The earth is tilted at 23.5 degrees which means that in the solstices the north/south hemisphere is more radiated by the sun and the tilt to the sun is maximum.

In the equinoxes, the tilt is not towards the sun but to the "side" so the equator has direct exposure to the sun. As a result, we have 12 hours on day and night on the equinoxes.

What I don't understand is why is it only for these 2 days (equinoxes) that this happens. In the next day(s) I think the equator should have the same exposure to the sun as the equinoxes. Has the tilt changed so much?
I couldn't find any animation that shows the exact path of the tilt throughout the year.
Can someone please help me understand this?

  • $\begingroup$ @BillDOe: I guess you could think of the solstices you mean equinoxes right? $\endgroup$ – Jim May 5 '19 at 9:24
  • $\begingroup$ Yeah, I meant equinoxes. (Hate when I do that.) I deleted it and added new corrected comment. My apologies. $\endgroup$ – BillDOe May 5 '19 at 23:37
  • $\begingroup$ I guess you could think of the equinoxes as that moment when the plane of the poles is exactly at right angles to a line drawn from the Sun to the Earth. "Plane of the poles" being a plane defined by the poles of the Earth and a line drawn through the Earth perpendicular to the Plane of the Ecliptic. $\endgroup$ – BillDOe May 5 '19 at 23:38

First, don't think that equinox is when the day and night are the same. It is the moment, when the sun's declination is zero, or when the sun is directly over the equator. Let me explain ...

Earth is always rotating around the Sun, so declination of the Sun is always changing (except at the solstices when it stops for a minute and goes in the other way). As @JohnHolst has pointed out, Sun's declination is changing for 1 angular minute per hour (mark 1 mm on the 3 m of distance – this is nearly 1 angular minute). An equinox doesn't last for a day. It lasts for a moment when the Earth is totally aligned and straight with the sun: (this figure shows the geocentric model, which is easier to represent and imagine)

declination = 0

Also, Wikipedia says:

An equinox is commonly regarded as the instant of time when the plane (extended indefinitely in all directions) of Earth's equator passes through the center of the Sun. This occurs twice each year, around 20 March and 23 September. In other words, it is the moment at which the center of the visible Sun is directly above the equator.

P. S.

You can look this simulation.

  • 3
    $\begingroup$ @Jim. You are correct that the change from one day to another is not that large. But the definition of the equinox is not based on the length of daylight, or the sun being approximately over the equator. The definition is the Sun's declination is 0 degrees 0 arcminutes 0 arcseconds. At the time of the March equinox, the declination changes by approximately 1 arcminute per hour (or 1 arcsecond per minute of time). Thus, the time of the equinox can be stated very precisely. $\endgroup$ – JohnHoltz May 5 '19 at 1:10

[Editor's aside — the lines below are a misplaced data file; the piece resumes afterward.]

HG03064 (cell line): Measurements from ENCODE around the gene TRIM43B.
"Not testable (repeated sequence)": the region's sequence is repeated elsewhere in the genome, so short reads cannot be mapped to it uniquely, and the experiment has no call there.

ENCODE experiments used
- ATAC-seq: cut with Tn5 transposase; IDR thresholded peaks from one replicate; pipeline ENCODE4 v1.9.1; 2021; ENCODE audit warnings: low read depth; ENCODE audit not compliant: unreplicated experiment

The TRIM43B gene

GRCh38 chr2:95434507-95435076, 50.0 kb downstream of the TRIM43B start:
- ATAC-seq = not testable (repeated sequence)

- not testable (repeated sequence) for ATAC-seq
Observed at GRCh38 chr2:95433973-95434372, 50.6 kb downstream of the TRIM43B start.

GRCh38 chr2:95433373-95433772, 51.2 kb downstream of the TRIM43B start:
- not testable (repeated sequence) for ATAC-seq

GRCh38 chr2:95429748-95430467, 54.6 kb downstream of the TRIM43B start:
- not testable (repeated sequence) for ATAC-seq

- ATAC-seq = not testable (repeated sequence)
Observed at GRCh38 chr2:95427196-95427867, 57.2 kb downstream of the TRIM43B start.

• 1
    $\begingroup$ @User123: when the Earth is totally aligned and straight. but the earth is always tilted. $\endgroup$ – Jim May 5 '19 at 9:25
  • 1
    $\begingroup$ @Jim. You're correct that equinox originally meant "equal day and night". If this definition is used, and if the length of day is sunrise to sunset, then the date of the equinox would be different (by a few days) depend on your latitude, and the March equinox would occur before Mar 20. At some time in the past, the definition was changed to when the Sun is at 0 declination. (Declination is one of 2 celestial coordinates, and 0 declination is directly over the Earth's equator.) $\endgroup$ – JohnHoltz May 5 '19 at 21:21
  • 1
    $\begingroup$ +1 for 'equinoxes last for a moment'. They are the instantaneous point when the change occurs $\endgroup$ – Dave Gremlin May 6 '19 at 9:12
  • 1
    $\begingroup$ @Jim You can measure the Sun's declination with a well-built sundial. You can get a more accurate measurement if you have a telescope, and we've had those for over 400 years. $\endgroup$ – PM 2Ring May 10 '19 at 8:16

The easiest graph to consider is the graph of day-length. If the day-length varies from 8 to 16 hours, there can only be two equinoxes: enter image description here

At the time of equinox, the day length changes at the fastest rate, by a few minutes in temperate regions, compared to the solstices, which change by a few seconds every day. So, the equinox doesn't exist perfectly, the night time will be 11.57, 12.01, 12.04... It can be off by a minute, but the next day, it is changed by a few minutes... march 20th: https://www.timeanddate.com/sun/france/paris?month=3&year=2019

Don't try to understand with words, try to understand with images and objects in your hands: This image shows you. On the equinox, does the north pole and the south pole face away from the sun? https://youtu.be/tX3Y5bzNDiU?t=35